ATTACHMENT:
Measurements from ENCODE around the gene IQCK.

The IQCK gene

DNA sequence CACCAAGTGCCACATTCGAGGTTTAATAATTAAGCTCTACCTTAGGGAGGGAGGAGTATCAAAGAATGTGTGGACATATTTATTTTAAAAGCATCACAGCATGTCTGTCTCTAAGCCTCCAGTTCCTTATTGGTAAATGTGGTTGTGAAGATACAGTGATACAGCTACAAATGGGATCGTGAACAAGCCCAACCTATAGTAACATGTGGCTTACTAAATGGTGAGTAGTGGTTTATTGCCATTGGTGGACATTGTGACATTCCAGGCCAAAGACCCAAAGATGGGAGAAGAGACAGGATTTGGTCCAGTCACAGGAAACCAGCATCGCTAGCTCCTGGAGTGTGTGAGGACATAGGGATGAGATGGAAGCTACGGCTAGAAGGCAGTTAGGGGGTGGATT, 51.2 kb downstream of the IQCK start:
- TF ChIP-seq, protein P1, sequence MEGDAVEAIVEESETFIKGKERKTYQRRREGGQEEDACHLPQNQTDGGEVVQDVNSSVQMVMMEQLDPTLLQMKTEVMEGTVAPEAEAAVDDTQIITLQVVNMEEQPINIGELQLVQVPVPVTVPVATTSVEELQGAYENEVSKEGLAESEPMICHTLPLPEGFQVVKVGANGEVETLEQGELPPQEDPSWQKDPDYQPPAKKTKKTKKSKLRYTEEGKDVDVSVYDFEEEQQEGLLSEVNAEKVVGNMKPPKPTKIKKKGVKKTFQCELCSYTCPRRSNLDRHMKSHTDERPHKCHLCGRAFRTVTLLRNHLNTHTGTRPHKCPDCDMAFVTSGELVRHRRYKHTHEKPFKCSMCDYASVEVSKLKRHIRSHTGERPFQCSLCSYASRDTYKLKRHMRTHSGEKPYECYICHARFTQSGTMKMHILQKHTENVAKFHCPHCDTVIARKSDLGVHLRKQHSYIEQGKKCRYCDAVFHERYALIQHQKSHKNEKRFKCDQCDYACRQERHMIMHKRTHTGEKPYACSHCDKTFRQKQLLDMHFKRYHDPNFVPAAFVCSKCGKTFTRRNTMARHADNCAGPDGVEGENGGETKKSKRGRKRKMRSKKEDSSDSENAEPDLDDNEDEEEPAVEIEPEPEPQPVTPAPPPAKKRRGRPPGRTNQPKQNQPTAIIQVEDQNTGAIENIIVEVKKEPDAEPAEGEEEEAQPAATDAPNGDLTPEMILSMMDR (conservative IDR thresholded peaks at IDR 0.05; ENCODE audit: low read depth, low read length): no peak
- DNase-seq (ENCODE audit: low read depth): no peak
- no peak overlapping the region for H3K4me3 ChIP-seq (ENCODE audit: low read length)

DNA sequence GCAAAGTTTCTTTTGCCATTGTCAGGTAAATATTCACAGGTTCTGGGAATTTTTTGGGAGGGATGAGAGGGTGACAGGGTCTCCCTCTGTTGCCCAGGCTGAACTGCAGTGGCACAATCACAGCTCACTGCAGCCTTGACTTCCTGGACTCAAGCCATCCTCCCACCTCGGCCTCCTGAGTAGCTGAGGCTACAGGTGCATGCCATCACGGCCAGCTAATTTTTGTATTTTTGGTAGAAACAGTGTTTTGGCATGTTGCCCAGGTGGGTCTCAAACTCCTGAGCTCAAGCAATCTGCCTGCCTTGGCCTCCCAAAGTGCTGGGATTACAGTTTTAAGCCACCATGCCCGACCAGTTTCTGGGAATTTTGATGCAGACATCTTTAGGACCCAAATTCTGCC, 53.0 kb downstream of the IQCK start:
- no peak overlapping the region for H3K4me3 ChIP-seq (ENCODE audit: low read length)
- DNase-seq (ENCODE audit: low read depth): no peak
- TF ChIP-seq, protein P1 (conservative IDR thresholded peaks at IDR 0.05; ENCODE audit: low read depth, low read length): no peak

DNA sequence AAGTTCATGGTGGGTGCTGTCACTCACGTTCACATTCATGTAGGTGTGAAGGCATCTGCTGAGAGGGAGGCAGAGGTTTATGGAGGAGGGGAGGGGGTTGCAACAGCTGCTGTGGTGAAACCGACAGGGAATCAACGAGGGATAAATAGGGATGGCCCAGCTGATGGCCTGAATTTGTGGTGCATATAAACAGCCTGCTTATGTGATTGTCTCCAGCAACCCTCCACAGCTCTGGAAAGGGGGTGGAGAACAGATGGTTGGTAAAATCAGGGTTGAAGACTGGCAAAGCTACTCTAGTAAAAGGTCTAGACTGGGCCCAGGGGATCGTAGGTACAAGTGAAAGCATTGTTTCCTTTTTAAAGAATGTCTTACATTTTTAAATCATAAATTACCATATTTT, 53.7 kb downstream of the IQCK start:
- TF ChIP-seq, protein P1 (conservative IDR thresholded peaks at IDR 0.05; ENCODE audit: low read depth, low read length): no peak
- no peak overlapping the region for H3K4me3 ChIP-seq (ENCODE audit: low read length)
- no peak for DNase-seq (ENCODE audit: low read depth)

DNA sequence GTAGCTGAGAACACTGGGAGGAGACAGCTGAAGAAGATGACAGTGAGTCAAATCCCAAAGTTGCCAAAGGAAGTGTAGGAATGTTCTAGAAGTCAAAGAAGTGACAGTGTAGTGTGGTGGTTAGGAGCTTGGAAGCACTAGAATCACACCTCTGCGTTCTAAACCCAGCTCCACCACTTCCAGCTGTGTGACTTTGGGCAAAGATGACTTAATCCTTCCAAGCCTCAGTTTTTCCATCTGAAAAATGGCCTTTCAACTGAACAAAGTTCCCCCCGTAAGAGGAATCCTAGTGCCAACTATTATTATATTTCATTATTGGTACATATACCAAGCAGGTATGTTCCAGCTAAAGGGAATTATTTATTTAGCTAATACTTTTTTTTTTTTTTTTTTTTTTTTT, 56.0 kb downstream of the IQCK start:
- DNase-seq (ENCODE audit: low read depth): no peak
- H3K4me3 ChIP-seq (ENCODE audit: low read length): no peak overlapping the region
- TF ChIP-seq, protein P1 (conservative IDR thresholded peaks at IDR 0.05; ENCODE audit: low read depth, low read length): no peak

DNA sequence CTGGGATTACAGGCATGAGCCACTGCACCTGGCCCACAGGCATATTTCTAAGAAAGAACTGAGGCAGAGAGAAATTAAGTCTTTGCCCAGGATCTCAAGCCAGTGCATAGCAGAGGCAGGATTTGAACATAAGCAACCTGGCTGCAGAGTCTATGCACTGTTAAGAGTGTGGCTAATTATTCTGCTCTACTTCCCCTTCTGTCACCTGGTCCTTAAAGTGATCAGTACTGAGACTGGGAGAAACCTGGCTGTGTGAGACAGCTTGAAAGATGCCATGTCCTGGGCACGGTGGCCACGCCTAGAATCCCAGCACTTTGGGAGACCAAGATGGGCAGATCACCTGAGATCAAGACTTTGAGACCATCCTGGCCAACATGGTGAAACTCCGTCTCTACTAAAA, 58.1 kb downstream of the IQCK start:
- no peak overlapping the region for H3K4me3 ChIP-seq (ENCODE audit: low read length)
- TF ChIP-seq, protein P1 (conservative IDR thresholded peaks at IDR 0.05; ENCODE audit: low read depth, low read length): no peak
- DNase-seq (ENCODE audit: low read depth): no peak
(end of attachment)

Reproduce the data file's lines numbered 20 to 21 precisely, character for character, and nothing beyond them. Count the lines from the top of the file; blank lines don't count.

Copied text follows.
- no peak overlapping the region for H3K4me3 ChIP-seq (ENCODE audit: low read length)
- TF ChIP-seq, protein P1 (conservative IDR thresholded peaks at IDR 0.05; ENCODE audit: low read depth, low read length): no peak